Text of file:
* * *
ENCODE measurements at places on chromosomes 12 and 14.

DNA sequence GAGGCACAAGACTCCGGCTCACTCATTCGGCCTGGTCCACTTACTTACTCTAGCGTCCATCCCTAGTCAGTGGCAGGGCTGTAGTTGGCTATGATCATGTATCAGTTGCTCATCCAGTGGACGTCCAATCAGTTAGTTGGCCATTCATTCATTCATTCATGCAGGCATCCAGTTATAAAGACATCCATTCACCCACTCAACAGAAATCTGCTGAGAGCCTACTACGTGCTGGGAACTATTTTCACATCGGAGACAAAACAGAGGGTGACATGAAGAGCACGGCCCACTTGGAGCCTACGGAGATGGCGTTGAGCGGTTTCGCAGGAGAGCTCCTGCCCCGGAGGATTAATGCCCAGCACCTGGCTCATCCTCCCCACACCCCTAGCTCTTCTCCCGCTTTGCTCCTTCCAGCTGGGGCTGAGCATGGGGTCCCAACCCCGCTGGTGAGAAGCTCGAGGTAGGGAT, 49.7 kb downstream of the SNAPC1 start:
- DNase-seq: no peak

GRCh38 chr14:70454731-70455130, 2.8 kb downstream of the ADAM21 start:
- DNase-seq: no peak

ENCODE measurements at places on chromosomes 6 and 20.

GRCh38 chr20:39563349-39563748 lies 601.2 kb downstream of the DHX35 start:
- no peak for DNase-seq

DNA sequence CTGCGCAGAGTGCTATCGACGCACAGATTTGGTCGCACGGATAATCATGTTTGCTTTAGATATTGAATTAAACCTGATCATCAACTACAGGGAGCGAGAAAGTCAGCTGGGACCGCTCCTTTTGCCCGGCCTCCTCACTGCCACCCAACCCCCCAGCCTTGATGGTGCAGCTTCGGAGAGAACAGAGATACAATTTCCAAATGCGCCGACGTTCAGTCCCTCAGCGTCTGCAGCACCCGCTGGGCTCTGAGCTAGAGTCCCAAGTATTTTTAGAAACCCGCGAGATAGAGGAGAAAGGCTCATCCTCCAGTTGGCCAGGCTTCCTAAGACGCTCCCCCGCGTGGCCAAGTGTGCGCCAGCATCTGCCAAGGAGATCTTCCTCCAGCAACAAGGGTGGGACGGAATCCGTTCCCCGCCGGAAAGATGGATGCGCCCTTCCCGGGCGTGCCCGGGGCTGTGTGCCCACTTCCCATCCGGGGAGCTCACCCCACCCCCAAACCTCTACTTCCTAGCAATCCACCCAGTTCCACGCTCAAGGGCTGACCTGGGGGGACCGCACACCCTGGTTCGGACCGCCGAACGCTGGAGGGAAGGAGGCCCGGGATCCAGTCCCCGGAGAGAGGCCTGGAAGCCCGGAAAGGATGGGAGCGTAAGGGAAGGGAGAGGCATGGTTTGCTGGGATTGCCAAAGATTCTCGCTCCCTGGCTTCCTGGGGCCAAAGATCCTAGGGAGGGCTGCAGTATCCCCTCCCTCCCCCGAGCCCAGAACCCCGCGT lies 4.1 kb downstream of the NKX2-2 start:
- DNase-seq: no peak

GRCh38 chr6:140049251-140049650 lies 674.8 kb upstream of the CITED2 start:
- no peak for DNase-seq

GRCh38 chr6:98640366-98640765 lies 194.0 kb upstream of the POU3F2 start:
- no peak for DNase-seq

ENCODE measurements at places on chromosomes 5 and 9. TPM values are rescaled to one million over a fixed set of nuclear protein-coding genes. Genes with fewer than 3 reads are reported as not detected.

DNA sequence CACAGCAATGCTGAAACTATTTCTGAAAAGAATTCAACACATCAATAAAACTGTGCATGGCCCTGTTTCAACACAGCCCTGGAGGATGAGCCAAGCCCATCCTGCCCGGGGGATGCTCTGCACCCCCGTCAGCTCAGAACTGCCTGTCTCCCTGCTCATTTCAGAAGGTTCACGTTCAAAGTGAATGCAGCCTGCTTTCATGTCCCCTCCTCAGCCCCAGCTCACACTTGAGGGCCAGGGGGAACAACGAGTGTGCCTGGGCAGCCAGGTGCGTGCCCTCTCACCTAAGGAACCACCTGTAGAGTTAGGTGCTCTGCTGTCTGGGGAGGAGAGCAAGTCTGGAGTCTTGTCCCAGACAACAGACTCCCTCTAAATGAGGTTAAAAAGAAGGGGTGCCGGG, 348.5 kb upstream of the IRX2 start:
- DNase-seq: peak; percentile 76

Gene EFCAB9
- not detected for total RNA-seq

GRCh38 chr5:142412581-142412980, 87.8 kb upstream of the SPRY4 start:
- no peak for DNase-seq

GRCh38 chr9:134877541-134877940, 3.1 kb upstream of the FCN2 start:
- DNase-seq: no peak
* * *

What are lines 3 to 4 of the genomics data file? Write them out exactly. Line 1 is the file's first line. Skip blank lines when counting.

- DNase-seq: no peak

GRCh38 chr14:70454731-70455130, 2.8 kb downstream of the ADAM21 start: